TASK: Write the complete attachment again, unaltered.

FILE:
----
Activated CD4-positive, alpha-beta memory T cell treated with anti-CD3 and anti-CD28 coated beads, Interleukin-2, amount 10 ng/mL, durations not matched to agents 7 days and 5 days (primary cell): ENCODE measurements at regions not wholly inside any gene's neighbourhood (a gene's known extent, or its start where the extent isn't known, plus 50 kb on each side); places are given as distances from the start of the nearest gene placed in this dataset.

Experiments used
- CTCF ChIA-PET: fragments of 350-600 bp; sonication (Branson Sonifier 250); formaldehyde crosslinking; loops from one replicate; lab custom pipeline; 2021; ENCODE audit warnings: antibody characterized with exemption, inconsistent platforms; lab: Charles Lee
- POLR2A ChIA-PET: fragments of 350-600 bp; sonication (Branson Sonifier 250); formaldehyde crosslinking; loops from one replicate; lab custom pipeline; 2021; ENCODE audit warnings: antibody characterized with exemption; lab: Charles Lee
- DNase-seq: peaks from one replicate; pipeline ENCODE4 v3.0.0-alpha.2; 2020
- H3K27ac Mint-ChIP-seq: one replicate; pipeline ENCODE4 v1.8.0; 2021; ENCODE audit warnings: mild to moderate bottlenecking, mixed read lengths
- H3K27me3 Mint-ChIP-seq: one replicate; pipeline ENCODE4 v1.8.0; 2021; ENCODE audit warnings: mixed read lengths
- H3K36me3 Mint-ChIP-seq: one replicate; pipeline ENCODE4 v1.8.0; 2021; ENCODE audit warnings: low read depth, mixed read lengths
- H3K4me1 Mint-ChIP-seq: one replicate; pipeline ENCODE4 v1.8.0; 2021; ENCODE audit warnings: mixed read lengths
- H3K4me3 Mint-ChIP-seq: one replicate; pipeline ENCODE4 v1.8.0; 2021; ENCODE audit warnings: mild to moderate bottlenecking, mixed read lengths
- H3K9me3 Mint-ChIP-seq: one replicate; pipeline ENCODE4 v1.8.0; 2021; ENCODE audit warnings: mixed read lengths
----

Activated CD4-positive, alpha-beta memory T cell treated with anti-CD3 and anti-CD28 coated beads, Interleukin-2, amount 10 ng/mL, durations not matched to agents 7 days and 5 days (primary cell): ENCODE measurements at regions not wholly inside any gene's neighbourhood (a gene's known extent, or its start where the extent isn't known, plus 50 kb on each side); places are given as distances from the start of the nearest gene placed in this dataset.

Experiments used
- CTCF ChIA-PET: fragments of 350-600 bp; sonication (Branson Sonifier 250); formaldehyde crosslinking; loops from one replicate; lab custom pipeline; 2021; ENCODE audit warnings: antibody characterized with exemption, inconsistent platforms; lab: Charles Lee
- POLR2A ChIA-PET: fragments of 350-600 bp; sonication (Branson Sonifier 250); formaldehyde crosslinking; loops from one replicate; lab custom pipeline; 2021; ENCODE audit warnings: antibody characterized with exemption; lab: Charles Lee
- DNase-seq: peaks from one replicate; pipeline ENCODE4 v3.0.0-alpha.2; 2020
- H3K27ac Mint-ChIP-seq: one replicate; pipeline ENCODE4 v1.8.0; 2021; ENCODE audit warnings: mild to moderate bottlenecking, mixed read lengths
- H3K27me3 Mint-ChIP-seq: one replicate; pipeline ENCODE4 v1.8.0; 2021; ENCODE audit warnings: mixed read lengths
- H3K36me3 Mint-ChIP-seq: one replicate; pipeline ENCODE4 v1.8.0; 2021; ENCODE audit warnings: low read depth, mixed read lengths
- H3K4me1 Mint-ChIP-seq: one replicate; pipeline ENCODE4 v1.8.0; 2021; ENCODE audit warnings: mixed read lengths
- H3K4me3 Mint-ChIP-seq: one replicate; pipeline ENCODE4 v1.8.0; 2021; ENCODE audit warnings: mild to moderate bottlenecking, mixed read lengths
- H3K9me3 Mint-ChIP-seq: one replicate; pipeline ENCODE4 v1.8.0; 2021; ENCODE audit warnings: mixed read lengths